Archive for the ‘advocacy’ Category

Many cards in our favor, some we dealt ourselves

June 11th, 2010

In this recent blog post, I discussed how my recovery after stem cell transplant has been much faster than average, and there are probably many reasons why that might be.  No doubt the fact that my donor’s genetic markers matched my own perfectly—well, the genetic markers that hospitals check were a perfect match, anyway.  There are literally hundreds of minor proteins that immune systems use to determine if cells are self or not. But maybe many of those were matched more than average, just by chance.  I know I’m not out of the woods just yet, but there are some other possible reasons for my rapid recovery so far.

Greg and I are fortunate that he rarely needs to go to an office.  Greg is a computer programmer, web designer and database manager; he has to work in an office about five days a year, and he goes to work-related retreats and conferences a couple of weeks a year. Otherwise, he’s at home.  As a result, his exposure to infectious agents that in me might cause life-threatening illness is extremely limited.  Most people don’t enjoy this situation, and so I’m sure the average person undergoing stem cell transplantation is exposed to many more infections than I have been.

But Greg and I have been extremely diligent as well.  We’ve taken extreme measures to guard against infection.  We’ve not allowed anyone in our house.  All food, gifts, and mail is wiped down completely with bacteria- and virus-killing chemicals. (Yes, these are nasty . . . and that’s the point: Kill or be killed.)  We got a high-end HEPA filter used in hospitals and endorsed by the American Lung Association.  And these measures are all in addition to the regular extreme rules about cleaning, washing clothes, washing dishes, and such.  And of course, I was a virtual hermit the entire time (with a couple of approved exceptions, when we walked in the park with friends).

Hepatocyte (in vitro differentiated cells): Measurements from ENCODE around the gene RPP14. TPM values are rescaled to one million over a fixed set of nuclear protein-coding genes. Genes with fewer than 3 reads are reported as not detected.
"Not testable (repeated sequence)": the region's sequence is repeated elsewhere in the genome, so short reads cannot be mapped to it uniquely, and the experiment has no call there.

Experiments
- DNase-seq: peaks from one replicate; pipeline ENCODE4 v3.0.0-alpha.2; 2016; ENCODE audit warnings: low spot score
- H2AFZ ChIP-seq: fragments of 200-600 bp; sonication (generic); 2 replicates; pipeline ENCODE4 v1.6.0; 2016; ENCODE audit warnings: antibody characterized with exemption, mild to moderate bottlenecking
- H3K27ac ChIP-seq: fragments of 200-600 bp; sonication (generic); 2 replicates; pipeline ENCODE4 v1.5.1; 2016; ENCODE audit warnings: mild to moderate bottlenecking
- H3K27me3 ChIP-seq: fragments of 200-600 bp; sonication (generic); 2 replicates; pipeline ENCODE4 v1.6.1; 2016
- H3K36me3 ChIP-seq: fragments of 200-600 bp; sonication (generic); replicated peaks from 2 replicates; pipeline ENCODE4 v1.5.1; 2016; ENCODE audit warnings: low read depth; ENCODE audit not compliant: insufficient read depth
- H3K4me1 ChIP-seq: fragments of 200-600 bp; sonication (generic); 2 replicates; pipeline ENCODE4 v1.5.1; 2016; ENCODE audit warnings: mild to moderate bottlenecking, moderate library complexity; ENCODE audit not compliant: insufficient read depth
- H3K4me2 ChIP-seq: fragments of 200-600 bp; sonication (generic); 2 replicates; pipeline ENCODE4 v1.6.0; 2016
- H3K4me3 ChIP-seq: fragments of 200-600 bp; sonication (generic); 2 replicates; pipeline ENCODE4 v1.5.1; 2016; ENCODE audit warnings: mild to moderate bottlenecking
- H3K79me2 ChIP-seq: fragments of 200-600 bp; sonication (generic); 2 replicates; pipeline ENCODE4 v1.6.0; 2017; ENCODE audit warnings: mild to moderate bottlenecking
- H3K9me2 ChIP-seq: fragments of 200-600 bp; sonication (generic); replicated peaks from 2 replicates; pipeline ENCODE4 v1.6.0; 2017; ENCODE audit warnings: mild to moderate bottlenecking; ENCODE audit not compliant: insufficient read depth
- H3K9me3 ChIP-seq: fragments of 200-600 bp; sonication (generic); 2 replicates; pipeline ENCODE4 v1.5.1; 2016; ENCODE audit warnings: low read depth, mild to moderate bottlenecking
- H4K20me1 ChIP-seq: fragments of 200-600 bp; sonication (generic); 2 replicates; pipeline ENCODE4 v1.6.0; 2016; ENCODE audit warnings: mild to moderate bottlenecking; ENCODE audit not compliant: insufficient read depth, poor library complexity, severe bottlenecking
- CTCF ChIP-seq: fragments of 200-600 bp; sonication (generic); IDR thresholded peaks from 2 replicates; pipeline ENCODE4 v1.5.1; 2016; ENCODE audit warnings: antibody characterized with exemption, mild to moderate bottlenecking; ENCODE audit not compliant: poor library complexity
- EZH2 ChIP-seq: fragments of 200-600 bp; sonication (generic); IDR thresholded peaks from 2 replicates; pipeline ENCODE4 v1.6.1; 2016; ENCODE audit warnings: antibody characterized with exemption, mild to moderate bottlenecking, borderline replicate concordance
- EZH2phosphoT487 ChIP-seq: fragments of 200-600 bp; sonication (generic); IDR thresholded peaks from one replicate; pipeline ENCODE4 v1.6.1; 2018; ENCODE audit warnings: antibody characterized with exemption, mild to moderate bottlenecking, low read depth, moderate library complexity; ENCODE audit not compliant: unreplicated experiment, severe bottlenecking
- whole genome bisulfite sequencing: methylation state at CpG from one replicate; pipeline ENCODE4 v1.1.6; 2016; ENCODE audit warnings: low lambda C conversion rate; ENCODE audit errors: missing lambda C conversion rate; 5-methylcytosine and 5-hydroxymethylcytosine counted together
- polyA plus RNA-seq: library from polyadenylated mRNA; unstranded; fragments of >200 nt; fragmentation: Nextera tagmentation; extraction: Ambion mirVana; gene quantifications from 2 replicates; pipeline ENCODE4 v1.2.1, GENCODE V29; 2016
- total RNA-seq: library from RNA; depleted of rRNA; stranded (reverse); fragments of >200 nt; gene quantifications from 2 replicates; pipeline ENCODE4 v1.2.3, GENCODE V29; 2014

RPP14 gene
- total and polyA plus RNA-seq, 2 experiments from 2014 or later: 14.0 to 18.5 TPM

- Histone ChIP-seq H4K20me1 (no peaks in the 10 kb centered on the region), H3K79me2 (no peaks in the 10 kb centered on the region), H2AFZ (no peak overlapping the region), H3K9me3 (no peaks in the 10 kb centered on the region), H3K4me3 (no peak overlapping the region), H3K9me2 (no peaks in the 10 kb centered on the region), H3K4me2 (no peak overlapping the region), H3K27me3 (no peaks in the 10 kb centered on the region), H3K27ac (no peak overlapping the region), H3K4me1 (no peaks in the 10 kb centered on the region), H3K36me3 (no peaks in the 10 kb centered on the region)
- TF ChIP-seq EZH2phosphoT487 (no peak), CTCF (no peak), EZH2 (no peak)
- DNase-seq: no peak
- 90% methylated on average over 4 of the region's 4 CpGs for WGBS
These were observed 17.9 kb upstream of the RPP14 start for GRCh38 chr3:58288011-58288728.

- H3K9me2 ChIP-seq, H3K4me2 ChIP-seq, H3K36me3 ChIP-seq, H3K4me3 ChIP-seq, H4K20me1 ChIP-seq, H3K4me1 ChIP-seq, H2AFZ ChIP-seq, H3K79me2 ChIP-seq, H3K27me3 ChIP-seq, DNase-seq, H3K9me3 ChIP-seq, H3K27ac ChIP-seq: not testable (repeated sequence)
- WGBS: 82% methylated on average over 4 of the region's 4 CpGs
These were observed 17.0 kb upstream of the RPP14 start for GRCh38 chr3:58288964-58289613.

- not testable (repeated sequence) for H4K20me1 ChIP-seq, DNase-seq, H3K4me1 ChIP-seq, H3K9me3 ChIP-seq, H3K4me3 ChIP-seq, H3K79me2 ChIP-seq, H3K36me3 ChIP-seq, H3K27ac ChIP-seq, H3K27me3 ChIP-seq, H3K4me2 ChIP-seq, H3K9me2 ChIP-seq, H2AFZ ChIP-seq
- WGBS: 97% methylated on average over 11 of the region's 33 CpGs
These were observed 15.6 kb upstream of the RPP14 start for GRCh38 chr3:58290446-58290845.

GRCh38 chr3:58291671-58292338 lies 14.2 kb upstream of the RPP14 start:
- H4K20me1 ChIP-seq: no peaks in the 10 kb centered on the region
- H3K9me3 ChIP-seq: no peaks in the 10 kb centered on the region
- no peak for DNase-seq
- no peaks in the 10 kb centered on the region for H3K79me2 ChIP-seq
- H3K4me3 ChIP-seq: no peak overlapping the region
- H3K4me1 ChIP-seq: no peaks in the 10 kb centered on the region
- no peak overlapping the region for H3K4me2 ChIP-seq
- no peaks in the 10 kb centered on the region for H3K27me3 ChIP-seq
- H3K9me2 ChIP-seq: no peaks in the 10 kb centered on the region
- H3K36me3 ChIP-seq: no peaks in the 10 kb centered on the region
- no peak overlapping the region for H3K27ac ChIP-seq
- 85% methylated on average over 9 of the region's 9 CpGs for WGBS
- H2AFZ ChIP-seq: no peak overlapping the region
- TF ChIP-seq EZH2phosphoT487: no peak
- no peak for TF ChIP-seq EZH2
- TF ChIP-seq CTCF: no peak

Maybe all of this was overkill, or neurotic, or unnecessary.  I know our lead nurse thought so; she promoted much more lax precautions.  We didn’t buy what she was selling, however.  Neither did my physician. And even if my physician had agreed that these extra steps were a waste of time,  I would’ve ignored him.  If ever there was a time for overkill, I’d say this has been that time.  When it’s time for my nurse’s stem cell transplant, she can be just as lax as she wants.

I have also been exacting in my drug schedule, and Greg has helped a lot with that.  And we’ve learned about the drugs I’m taking so we can play a role in my care.  That has been very important; on three separate occasions, my physician has prescribed a drug, and the wrong dose.  This has happened every single time I have undergone cancer therapy (and I’ve had a lot of cancer therapy).  They screw up the dose, and we’re the ones who suffer.  I learned this lesson during my days of AIDS activism:  Watch the physician’s every move and challenge when necessary; physicians are the top of the hospital’s class hierarchy, and no one else can challenge their actions (a stupid, archaic system that harms only one person: the patient).

Maybe our extreme safety measures had nothing to do with my unusually rapid recovery after the transplant.  Maybe my insistence that the nurses gown, and wash their hands in addition to using ethanol gel, and use sterile technique in all their dealings (especially when accessing my chest port) played no role in my acquiring no nosocomial infections, but I’ll bet it did.  The items on this list of things I insisted of my nurses are all things they normally never do, and I had to fight to get them to do them (as I always do).  I rarely see nurses wash their hands, and when I’ve asked them to do so, they say the ethanol gel is enough.  But of course nurses rarely use enough gel (research shows you have to use a lot), and the ethanol has to evaporate entirely (leaving dry hands) in order to kill microorganisms, and nurses rarely wait for this.  And of course, washing hands plus using ethanol gel would be better than either precaution alone.  Even the infectious disease physician on my team said these measures, including sterile port access, were not important, despite solid evidence to the contrary.  In arguing with me, that same infectious disease physician repeatedly said that the infection rate in the cancer infusion bay was “acceptable.” That rate, by the bye, is three percent for blood infection; I wonder how many people have to get sick with blood infections before he’d consider the rate unacceptable? Four percent?  Five?